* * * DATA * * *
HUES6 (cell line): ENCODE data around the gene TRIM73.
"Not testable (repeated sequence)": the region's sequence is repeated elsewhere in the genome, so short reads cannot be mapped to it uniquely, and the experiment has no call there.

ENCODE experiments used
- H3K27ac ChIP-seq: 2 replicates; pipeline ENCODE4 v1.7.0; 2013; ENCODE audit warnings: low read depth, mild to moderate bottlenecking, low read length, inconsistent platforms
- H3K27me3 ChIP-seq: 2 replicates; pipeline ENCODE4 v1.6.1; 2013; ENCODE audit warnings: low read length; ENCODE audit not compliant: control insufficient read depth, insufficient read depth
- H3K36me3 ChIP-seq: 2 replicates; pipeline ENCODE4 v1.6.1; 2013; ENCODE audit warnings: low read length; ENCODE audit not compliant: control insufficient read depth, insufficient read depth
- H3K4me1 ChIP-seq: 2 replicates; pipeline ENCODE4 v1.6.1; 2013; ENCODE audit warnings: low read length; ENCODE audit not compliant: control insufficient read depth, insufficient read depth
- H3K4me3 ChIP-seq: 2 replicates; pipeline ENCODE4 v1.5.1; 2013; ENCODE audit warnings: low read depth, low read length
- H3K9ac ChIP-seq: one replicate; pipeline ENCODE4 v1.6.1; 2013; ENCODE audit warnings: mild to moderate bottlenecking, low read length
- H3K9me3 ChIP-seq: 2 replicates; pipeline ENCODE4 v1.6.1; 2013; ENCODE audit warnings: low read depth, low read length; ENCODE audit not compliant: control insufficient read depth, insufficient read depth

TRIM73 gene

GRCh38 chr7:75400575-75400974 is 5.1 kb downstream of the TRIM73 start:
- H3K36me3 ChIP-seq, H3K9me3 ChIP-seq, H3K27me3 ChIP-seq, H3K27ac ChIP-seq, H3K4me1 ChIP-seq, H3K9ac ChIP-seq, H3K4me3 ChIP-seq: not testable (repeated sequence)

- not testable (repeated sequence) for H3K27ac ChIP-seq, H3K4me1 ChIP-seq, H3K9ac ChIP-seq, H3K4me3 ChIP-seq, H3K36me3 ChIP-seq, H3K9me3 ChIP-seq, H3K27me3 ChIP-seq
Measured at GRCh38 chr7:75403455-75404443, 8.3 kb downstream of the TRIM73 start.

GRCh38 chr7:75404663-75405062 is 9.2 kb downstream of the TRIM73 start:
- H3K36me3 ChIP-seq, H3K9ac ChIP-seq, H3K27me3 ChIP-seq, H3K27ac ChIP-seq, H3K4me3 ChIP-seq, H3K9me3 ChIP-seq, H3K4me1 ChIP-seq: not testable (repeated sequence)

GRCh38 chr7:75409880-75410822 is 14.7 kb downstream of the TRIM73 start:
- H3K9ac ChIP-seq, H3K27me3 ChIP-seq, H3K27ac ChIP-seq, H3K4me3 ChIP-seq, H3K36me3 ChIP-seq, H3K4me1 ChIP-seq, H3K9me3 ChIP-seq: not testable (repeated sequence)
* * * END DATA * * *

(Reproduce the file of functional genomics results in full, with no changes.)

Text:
HUES6 (cell line): ENCODE data around the gene TRIM73.
"Not testable (repeated sequence)": the region's sequence is repeated elsewhere in the genome, so short reads cannot be mapped to it uniquely, and the experiment has no call there.

ENCODE experiments used
- H3K27ac ChIP-seq: 2 replicates; pipeline ENCODE4 v1.7.0; 2013; ENCODE audit warnings: low read depth, mild to moderate bottlenecking, low read length, inconsistent platforms
- H3K27me3 ChIP-seq: 2 replicates; pipeline ENCODE4 v1.6.1; 2013; ENCODE audit warnings: low read length; ENCODE audit not compliant: control insufficient read depth, insufficient read depth
- H3K36me3 ChIP-seq: 2 replicates; pipeline ENCODE4 v1.6.1; 2013; ENCODE audit warnings: low read length; ENCODE audit not compliant: control insufficient read depth, insufficient read depth
- H3K4me1 ChIP-seq: 2 replicates; pipeline ENCODE4 v1.6.1; 2013; ENCODE audit warnings: low read length; ENCODE audit not compliant: control insufficient read depth, insufficient read depth
- H3K4me3 ChIP-seq: 2 replicates; pipeline ENCODE4 v1.5.1; 2013; ENCODE audit warnings: low read depth, low read length
- H3K9ac ChIP-seq: one replicate; pipeline ENCODE4 v1.6.1; 2013; ENCODE audit warnings: mild to moderate bottlenecking, low read length
- H3K9me3 ChIP-seq: 2 replicates; pipeline ENCODE4 v1.6.1; 2013; ENCODE audit warnings: low read depth, low read length; ENCODE audit not compliant: control insufficient read depth, insufficient read depth

TRIM73 gene

GRCh38 chr7:75400575-75400974 is 5.1 kb downstream of the TRIM73 start:
- H3K36me3 ChIP-seq, H3K9me3 ChIP-seq, H3K27me3 ChIP-seq, H3K27ac ChIP-seq, H3K4me1 ChIP-seq, H3K9ac ChIP-seq, H3K4me3 ChIP-seq: not testable (repeated sequence)

- not testable (repeated sequence) for H3K27ac ChIP-seq, H3K4me1 ChIP-seq, H3K9ac ChIP-seq, H3K4me3 ChIP-seq, H3K36me3 ChIP-seq, H3K9me3 ChIP-seq, H3K27me3 ChIP-seq
Measured at GRCh38 chr7:75403455-75404443, 8.3 kb downstream of the TRIM73 start.

GRCh38 chr7:75404663-75405062 is 9.2 kb downstream of the TRIM73 start:
- H3K36me3 ChIP-seq, H3K9ac ChIP-seq, H3K27me3 ChIP-seq, H3K27ac ChIP-seq, H3K4me3 ChIP-seq, H3K9me3 ChIP-seq, H3K4me1 ChIP-seq: not testable (repeated sequence)

GRCh38 chr7:75409880-75410822 is 14.7 kb downstream of the TRIM73 start:
- H3K9ac ChIP-seq, H3K27me3 ChIP-seq, H3K27ac ChIP-seq, H3K4me3 ChIP-seq, H3K36me3 ChIP-seq, H3K4me1 ChIP-seq, H3K9me3 ChIP-seq: not testable (repeated sequence)